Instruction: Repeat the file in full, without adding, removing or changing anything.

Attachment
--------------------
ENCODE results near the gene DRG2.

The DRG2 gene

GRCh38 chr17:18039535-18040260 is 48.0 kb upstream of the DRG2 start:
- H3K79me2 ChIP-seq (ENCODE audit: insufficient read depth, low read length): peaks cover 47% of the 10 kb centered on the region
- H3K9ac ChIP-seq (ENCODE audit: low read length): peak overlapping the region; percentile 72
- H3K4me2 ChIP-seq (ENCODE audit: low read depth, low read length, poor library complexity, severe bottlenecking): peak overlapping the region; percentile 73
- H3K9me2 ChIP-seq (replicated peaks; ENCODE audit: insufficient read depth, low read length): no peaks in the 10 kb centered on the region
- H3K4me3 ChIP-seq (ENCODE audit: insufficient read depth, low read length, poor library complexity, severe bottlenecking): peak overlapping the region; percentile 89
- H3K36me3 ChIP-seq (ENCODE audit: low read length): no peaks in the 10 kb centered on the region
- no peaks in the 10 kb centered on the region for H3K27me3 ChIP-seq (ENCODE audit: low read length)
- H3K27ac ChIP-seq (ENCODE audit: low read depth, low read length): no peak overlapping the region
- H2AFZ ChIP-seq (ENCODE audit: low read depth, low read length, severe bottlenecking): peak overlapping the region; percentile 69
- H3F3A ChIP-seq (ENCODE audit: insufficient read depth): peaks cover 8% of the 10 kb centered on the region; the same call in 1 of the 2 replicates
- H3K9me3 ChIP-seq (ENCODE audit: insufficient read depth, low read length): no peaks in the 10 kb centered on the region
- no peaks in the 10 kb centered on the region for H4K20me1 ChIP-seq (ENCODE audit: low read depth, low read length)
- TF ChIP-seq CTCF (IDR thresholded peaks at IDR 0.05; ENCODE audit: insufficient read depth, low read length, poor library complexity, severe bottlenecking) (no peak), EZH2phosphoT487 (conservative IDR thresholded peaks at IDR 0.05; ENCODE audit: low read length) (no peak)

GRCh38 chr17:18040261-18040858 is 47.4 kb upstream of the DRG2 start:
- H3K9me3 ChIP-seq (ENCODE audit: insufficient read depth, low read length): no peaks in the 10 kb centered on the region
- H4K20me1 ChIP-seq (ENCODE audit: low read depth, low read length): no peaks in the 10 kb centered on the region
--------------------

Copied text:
ENCODE results near the gene DRG2.

The DRG2 gene

GRCh38 chr17:18039535-18040260 is 48.0 kb upstream of the DRG2 start:
- H3K79me2 ChIP-seq (ENCODE audit: insufficient read depth, low read length): peaks cover 47% of the 10 kb centered on the region
- H3K9ac ChIP-seq (ENCODE audit: low read length): peak overlapping the region; percentile 72
- H3K4me2 ChIP-seq (ENCODE audit: low read depth, low read length, poor library complexity, severe bottlenecking): peak overlapping the region; percentile 73
- H3K9me2 ChIP-seq (replicated peaks; ENCODE audit: insufficient read depth, low read length): no peaks in the 10 kb centered on the region
- H3K4me3 ChIP-seq (ENCODE audit: insufficient read depth, low read length, poor library complexity, severe bottlenecking): peak overlapping the region; percentile 89
- H3K36me3 ChIP-seq (ENCODE audit: low read length): no peaks in the 10 kb centered on the region
- no peaks in the 10 kb centered on the region for H3K27me3 ChIP-seq (ENCODE audit: low read length)
- H3K27ac ChIP-seq (ENCODE audit: low read depth, low read length): no peak overlapping the region
- H2AFZ ChIP-seq (ENCODE audit: low read depth, low read length, severe bottlenecking): peak overlapping the region; percentile 69
- H3F3A ChIP-seq (ENCODE audit: insufficient read depth): peaks cover 8% of the 10 kb centered on the region; the same call in 1 of the 2 replicates
- H3K9me3 ChIP-seq (ENCODE audit: insufficient read depth, low read length): no peaks in the 10 kb centered on the region
- no peaks in the 10 kb centered on the region for H4K20me1 ChIP-seq (ENCODE audit: low read depth, low read length)
- TF ChIP-seq CTCF (IDR thresholded peaks at IDR 0.05; ENCODE audit: insufficient read depth, low read length, poor library complexity, severe bottlenecking) (no peak), EZH2phosphoT487 (conservative IDR thresholded peaks at IDR 0.05; ENCODE audit: low read length) (no peak)

GRCh38 chr17:18040261-18040858 is 47.4 kb upstream of the DRG2 start:
- H3K9me3 ChIP-seq (ENCODE audit: insufficient read depth, low read length): no peaks in the 10 kb centered on the region
- H4K20me1 ChIP-seq (ENCODE audit: low read depth, low read length): no peaks in the 10 kb centered on the region